Identify key players
Paul’s advice on identifying story characters is clear: “When you are telling a story you need personalities. You need individuals, and you need actions that are ascribed to somebody. Very often you need the person who owns the story. This will probably be the lead researcher or the lead development person. But then from there, identify who can tell you which part of the story and connect you with that story.”
Map your story
The storyboard maps out sequences of a story, how it would unfold part by part. Paul’s advice on using the tool to plan a story is that “you need to start mapping out a good understanding of the whole story. Where is the beginning, where is the ending point and how do you get from one to the other? Who did what? When? Why? Where? and How? In some ways it is very much like planning a movie; you almost need to develop a storyboard to take you through it.”
Develop your story
To gather the story, you need to conduct “lots of interviews, do a lot of listening. I think the important thing is listening and it’s an active listening, where you need to be very engaged in it. You’ve got to be ready to pick up on nuances of things that are not being said,” Paul says. But, he cautions, “you need to be careful not to go with the story already written in your head. You need to hear what your protagonists are saying and you need to be ready to capture the things that can make the story come alive.”
Interview your story
Paul doesn’t tell a story unless he understands it. He looks at the storyboard after gathering the story to see lessons drawn from the process of interviewing. Do they change the story and hopefully making it a better one? It is then that he can start drawing the pieces together and following the storyboard, creating a logical sequence.
Tell your story
Telling the story is creating the thread that leads the person on the voyage of discovery through the story. “I don’t write the lead to the story until I have got to that point where the story is complete; only then can I write the introduction to it,” he says. “The introduction – your standfirst – is the last thing that you have to put together because that is the distillation. The one key message of your story. It is the heart of your story and you have to get it out in that first couple of seconds to capture the person’s interest.”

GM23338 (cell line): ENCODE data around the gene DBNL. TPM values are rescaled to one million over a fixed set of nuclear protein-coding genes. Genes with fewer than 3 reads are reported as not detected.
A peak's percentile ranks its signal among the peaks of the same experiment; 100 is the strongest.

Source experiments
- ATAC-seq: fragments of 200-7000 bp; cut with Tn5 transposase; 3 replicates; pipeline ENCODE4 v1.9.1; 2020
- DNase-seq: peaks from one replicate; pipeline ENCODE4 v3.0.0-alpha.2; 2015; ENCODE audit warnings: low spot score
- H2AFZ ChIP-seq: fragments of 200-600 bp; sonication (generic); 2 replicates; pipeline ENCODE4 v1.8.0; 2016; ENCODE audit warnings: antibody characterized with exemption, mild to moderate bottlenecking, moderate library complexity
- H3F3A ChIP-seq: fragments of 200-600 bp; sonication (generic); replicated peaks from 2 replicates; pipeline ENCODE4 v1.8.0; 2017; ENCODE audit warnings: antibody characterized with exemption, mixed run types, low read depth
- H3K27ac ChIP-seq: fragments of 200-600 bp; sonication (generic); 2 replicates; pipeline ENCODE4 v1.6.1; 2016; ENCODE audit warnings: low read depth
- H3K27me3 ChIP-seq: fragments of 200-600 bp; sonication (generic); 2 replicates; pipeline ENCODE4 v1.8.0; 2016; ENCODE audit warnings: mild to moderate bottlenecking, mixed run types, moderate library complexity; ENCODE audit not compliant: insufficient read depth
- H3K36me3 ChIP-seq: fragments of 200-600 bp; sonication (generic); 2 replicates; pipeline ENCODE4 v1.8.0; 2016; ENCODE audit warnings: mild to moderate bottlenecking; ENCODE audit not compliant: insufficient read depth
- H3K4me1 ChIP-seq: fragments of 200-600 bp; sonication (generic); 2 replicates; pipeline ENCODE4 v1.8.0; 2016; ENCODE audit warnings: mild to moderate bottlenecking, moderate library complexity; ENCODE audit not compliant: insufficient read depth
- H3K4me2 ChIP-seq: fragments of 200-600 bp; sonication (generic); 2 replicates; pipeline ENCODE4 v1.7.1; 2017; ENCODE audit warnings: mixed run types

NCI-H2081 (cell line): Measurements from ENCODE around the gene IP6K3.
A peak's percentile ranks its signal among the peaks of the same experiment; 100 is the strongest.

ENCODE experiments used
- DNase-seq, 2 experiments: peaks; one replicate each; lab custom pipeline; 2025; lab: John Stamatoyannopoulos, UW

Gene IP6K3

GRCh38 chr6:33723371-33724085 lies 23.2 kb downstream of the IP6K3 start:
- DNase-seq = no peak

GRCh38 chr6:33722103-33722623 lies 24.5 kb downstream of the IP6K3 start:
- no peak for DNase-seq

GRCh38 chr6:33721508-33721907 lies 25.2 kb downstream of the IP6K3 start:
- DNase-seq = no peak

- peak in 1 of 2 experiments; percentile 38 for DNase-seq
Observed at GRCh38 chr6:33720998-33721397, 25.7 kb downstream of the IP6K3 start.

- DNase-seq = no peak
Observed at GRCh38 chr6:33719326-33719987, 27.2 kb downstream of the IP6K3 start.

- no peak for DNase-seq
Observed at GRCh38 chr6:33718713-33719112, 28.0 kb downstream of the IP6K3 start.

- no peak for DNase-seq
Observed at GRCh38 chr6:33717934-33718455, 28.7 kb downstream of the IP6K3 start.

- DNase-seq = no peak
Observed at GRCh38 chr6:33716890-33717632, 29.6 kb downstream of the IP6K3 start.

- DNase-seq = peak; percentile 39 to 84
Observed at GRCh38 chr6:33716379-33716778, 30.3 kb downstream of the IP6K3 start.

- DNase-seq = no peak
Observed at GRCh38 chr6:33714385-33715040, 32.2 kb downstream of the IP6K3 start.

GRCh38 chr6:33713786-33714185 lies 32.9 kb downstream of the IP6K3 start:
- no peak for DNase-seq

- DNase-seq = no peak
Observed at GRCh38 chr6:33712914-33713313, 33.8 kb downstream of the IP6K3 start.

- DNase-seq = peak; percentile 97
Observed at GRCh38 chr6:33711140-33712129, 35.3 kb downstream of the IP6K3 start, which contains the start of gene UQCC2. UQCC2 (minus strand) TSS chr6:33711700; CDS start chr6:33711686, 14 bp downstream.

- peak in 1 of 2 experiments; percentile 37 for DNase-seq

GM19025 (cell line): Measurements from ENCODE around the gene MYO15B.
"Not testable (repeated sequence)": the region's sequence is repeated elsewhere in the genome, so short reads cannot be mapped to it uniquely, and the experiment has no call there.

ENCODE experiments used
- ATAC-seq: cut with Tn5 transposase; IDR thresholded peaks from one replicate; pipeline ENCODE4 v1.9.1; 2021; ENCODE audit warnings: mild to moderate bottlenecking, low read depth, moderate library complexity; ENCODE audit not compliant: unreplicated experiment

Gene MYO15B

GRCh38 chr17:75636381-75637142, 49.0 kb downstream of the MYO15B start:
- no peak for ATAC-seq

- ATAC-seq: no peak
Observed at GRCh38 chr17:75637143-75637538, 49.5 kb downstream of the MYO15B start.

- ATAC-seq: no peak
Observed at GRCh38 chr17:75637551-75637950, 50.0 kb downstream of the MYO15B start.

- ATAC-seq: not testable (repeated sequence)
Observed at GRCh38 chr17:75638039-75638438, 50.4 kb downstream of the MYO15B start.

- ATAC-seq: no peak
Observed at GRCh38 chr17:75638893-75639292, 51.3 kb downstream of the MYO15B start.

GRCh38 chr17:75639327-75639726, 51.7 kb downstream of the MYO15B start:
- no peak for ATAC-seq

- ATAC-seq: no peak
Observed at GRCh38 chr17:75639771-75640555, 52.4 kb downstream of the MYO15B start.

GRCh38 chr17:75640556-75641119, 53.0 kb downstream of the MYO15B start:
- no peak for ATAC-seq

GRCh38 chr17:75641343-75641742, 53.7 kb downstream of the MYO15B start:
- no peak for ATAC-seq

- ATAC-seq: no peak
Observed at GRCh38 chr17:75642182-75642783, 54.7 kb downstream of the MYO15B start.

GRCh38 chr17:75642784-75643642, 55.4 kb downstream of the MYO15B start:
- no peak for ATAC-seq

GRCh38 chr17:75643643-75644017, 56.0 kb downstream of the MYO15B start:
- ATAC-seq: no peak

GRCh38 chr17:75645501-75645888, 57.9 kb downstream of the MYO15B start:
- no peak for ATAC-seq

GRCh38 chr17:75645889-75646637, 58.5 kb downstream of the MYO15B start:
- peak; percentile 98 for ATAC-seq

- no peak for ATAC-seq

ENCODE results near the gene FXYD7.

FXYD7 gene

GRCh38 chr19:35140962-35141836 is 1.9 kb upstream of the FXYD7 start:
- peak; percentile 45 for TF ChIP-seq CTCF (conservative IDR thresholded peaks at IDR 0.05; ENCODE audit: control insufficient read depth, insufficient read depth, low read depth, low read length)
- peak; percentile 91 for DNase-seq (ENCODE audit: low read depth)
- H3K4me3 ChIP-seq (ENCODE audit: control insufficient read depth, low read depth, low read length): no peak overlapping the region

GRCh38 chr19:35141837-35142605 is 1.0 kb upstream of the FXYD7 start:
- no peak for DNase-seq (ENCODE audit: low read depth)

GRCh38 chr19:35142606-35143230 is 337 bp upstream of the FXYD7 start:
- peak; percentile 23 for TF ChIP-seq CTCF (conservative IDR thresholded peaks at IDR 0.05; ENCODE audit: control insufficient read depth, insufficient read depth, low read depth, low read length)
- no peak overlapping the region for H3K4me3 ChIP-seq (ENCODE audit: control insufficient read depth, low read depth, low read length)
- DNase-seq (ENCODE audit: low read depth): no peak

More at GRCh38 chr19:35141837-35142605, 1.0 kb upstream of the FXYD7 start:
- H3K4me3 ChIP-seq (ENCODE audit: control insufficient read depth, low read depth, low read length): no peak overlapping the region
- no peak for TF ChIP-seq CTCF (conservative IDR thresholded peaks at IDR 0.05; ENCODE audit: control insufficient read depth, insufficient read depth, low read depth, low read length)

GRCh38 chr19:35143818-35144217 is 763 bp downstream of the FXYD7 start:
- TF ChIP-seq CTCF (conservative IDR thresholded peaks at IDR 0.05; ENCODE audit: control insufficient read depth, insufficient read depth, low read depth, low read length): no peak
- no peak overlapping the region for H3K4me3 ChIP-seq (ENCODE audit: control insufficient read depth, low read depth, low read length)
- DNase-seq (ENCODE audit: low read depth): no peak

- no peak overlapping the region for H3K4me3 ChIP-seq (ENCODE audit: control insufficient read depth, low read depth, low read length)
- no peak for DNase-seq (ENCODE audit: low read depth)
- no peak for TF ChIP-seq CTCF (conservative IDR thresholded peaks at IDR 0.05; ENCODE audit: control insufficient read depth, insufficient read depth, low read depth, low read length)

Check and test your story
It is essential to check with interviewees if your understanding of the story matches their accounts. “Once you have the story and you have told it, you need to go back to the protagonist,” he says, “to verify that what you have understood is what they meant and that can take a few rounds to make sure.”
Paul recommends testing your story. “Try it out with somebody who is not familiar with the story, but ideally understands your target audience, to try to see if it works.”
What makes a good story: tips and tricks
Paul’s guidance on making a good story in agriculture is this: “What makes a good story is making the story relate to people. Storytelling is emotional. When you are dealing with hunger, make people think about the reality of it. You need a sympathetic character. You need a feel-good factor, you need your audience to feel good about themselves, feel that they’ve learned something or that they can do something about it, they can make a difference. You want to get somebody to change their farming practice, you need them to value this idea and they will only take that on board if you can put them in the shoes of the person whose life has already been changed by it. It is all about change.”